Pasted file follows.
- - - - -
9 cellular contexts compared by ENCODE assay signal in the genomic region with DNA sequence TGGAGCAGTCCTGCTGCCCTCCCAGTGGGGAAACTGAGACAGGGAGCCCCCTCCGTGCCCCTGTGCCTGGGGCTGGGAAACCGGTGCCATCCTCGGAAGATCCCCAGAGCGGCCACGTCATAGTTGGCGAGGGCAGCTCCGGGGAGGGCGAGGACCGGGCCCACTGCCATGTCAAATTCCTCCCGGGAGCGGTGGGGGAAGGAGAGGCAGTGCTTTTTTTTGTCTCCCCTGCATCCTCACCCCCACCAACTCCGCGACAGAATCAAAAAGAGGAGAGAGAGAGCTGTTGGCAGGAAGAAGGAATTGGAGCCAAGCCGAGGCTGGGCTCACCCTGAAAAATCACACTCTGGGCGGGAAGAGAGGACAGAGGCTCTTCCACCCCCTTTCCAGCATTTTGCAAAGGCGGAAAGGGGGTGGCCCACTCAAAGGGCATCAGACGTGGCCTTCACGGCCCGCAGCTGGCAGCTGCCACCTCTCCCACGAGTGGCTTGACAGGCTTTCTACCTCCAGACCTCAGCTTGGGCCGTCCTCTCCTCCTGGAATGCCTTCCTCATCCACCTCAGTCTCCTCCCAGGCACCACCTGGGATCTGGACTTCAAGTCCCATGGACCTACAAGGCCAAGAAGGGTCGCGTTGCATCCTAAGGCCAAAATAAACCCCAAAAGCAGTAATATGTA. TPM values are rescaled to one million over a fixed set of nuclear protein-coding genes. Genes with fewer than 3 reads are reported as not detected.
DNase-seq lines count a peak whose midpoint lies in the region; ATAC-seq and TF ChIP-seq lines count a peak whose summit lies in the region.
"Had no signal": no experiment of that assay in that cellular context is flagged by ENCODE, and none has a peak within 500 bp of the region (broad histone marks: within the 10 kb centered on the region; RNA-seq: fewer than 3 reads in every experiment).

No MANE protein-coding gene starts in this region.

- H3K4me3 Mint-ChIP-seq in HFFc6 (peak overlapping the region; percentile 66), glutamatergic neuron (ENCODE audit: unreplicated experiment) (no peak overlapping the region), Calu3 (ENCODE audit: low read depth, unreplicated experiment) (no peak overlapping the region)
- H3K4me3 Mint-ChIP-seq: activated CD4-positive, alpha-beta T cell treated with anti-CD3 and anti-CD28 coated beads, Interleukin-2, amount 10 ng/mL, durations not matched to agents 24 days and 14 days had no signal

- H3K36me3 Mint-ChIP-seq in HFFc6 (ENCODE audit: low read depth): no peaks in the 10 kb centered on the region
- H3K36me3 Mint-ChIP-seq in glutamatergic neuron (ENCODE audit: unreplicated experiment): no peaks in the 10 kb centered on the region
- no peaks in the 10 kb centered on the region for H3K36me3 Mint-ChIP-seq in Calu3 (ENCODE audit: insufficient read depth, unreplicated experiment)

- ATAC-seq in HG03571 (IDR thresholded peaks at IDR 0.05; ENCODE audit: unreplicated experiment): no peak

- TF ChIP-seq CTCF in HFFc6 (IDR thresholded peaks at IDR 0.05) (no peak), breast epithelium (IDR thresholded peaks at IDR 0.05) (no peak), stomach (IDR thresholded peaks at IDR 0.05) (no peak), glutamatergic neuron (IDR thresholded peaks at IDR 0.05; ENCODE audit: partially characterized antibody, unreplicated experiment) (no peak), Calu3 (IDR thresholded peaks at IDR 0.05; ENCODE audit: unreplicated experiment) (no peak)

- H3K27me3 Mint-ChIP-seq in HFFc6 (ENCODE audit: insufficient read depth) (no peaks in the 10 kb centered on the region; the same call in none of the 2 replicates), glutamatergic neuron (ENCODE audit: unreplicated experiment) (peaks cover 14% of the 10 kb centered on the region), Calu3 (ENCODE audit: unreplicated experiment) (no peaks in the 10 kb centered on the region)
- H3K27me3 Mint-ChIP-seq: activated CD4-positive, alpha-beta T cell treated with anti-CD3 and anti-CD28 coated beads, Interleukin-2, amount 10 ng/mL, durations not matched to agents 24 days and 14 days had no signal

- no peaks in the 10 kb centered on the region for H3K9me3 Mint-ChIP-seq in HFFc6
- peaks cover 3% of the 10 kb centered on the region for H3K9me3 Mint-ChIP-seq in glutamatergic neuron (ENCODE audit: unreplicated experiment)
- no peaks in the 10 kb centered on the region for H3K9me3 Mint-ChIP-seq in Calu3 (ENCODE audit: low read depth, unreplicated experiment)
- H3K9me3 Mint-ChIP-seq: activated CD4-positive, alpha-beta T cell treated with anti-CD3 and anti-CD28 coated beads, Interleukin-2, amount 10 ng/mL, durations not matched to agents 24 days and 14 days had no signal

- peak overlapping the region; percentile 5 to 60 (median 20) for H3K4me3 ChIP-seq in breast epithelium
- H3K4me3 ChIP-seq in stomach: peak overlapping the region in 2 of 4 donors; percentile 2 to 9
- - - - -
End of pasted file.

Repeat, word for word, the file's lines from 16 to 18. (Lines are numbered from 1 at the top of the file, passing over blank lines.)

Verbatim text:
- no peaks in the 10 kb centered on the region for H3K9me3 Mint-ChIP-seq in Calu3 (ENCODE audit: low read depth, unreplicated experiment)
- H3K9me3 Mint-ChIP-seq: activated CD4-positive, alpha-beta T cell treated with anti-CD3 and anti-CD28 coated beads, Interleukin-2, amount 10 ng/mL, durations not matched to agents 24 days and 14 days had no signal

- peak overlapping the region; percentile 5 to 60 (median 20) for H3K4me3 ChIP-seq in breast epithelium